What the Torah says about…abuse of power
By Rabbi Ariel Abel
Teacher William Vahey drugged pupils around the world with sleeping pills and sexually abused them. Three of his victims, all in Saudi Arabia, have committed suicide.
So what does the Torah say about someone who abuses their position of power? Perhaps the most infamous case in the Bible of abuse of power is that of King David, who wooed the wife of Uriah into his bed.
Although the sages of the Talmud claim that Uriah’s wife, Bathsheba, was divorced from her husband, this technicality did not release David morally. Gad the prophet reprimanded David severely for his actions, comparing him to a wealthy man who had abused his position of power over an impoverished neighbour.
According to Jewish tradition, David was afflicted with a painful condition in his private area for the rest of his life as a punishment for taking cruel advantage of his position. In Vahey’s case, the victims were minors who could not give their consent and were also unconscious, realising their horrific predicament only when they awoke to find themselves in their attacker’s bed.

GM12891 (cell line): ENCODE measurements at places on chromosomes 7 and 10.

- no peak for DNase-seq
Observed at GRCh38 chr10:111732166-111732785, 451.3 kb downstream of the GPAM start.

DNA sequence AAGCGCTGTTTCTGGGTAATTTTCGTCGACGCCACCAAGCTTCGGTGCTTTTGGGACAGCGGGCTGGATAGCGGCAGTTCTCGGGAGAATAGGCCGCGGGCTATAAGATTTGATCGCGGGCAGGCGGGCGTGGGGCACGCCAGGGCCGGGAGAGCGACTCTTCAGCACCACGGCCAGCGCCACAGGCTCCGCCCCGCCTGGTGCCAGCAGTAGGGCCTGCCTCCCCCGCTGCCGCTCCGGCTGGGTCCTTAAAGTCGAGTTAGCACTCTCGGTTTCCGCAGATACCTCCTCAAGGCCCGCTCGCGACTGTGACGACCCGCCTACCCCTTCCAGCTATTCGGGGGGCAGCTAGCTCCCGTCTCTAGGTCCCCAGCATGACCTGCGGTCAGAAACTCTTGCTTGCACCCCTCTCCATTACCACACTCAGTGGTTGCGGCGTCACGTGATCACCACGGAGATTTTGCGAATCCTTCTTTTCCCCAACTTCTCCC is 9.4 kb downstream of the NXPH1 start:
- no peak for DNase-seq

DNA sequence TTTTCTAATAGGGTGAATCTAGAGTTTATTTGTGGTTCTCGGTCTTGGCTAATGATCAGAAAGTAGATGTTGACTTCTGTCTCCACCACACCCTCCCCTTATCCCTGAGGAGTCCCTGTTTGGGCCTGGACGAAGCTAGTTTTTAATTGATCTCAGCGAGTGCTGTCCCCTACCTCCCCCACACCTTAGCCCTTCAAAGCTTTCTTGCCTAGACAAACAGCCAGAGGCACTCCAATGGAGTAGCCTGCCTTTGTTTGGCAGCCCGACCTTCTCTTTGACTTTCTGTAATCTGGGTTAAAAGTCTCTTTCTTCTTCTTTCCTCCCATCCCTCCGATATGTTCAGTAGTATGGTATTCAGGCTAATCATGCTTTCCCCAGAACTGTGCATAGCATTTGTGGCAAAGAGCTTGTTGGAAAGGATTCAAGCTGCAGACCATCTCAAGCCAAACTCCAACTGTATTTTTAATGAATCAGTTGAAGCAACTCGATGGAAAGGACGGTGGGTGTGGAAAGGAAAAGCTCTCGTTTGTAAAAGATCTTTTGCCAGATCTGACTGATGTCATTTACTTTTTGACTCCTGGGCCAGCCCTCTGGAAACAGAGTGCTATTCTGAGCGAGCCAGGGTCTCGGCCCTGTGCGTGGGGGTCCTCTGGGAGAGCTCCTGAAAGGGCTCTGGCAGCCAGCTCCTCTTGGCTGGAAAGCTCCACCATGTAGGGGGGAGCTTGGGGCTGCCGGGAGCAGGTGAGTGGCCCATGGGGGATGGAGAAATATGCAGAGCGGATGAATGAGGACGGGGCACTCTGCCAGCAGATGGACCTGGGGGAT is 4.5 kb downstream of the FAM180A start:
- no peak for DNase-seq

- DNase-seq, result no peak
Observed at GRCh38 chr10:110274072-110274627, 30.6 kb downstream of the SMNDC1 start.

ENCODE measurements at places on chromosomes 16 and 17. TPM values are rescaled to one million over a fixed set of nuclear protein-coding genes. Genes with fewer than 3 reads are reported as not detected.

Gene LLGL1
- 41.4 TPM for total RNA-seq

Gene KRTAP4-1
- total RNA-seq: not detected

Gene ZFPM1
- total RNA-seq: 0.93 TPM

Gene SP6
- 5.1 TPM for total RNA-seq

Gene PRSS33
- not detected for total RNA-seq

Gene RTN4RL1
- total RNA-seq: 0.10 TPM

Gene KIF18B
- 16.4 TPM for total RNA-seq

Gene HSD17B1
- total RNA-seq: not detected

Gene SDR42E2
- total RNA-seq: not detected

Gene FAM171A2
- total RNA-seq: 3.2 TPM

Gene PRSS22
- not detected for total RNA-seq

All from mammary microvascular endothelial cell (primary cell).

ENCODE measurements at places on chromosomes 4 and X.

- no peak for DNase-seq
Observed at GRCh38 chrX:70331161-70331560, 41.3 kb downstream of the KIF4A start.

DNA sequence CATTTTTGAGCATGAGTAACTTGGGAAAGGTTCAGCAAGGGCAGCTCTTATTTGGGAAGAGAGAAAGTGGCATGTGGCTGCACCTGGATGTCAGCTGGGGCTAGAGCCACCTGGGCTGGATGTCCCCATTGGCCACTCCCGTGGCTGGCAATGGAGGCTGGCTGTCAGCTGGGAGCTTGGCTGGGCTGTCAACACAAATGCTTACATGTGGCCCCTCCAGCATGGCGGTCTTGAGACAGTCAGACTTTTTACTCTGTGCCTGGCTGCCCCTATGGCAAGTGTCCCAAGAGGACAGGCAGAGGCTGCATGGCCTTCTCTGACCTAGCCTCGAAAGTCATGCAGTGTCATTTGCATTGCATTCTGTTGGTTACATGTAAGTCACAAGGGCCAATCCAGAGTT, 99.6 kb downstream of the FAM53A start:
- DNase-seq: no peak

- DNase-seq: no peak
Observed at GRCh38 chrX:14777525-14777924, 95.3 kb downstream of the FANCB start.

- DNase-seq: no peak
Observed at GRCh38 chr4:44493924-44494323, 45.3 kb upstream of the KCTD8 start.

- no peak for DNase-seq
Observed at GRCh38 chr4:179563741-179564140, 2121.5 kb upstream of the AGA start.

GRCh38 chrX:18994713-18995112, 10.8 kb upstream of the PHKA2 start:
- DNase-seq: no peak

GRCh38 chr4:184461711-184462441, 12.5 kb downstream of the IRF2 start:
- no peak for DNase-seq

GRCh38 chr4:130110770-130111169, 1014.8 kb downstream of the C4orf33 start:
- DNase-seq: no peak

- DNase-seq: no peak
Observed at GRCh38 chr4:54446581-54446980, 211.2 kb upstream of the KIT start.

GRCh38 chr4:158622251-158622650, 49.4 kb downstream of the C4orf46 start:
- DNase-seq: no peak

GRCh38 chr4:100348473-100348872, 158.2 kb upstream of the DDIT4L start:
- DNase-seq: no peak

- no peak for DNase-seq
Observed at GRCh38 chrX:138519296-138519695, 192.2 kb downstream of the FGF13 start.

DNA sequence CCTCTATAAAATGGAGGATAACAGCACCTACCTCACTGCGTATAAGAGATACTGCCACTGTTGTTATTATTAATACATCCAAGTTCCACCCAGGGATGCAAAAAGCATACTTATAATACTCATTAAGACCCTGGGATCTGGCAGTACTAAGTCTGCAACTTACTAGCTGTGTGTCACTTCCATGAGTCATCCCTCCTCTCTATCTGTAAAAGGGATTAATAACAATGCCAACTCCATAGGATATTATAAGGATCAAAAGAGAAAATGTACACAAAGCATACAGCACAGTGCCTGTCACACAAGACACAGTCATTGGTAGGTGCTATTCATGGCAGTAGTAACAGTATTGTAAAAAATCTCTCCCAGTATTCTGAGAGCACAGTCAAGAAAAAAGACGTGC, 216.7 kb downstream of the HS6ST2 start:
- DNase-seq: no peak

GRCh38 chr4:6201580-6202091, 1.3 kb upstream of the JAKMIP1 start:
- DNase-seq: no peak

The violent act against the victims was in itself evil and damaging, only exacerbated by the fact that a student should be able to trust a teacher and not find themselves compromised and even abused by a role model and person in loco parentis.
When Ahab stole the vineyard from Naboth, Elijah the prophet rebuked him for using an instrument of law to condemn Naboth to death, on false charges of blasphemy. Therefore, the prophet famously condemned the king with the words: “Have you murdered and also inherited?”
Any person in a position of power who abuses their position not only inflicts damages but also reaps illicit benefit with apparent impunity. It is noteworthy that justice in both David and Ahab’s case had to come from a personal emissary of God – the prophet, a moral authority.
No legal authority would have dared to challenge the king, who was the supreme appeal judge who oversaw and overruled any court in the land. It is crucial that rapists and child molesters are offered up by communities who shelter them in the name of “keeping low profile”, as the actions of all such criminals is akin to murder.
According to Torah law, a murderer must be taken “even from [the] altar” itself; there is no asylum for people who attack the vulnerable and defenceless.
• Rabbi Abel is consultant to For Life projects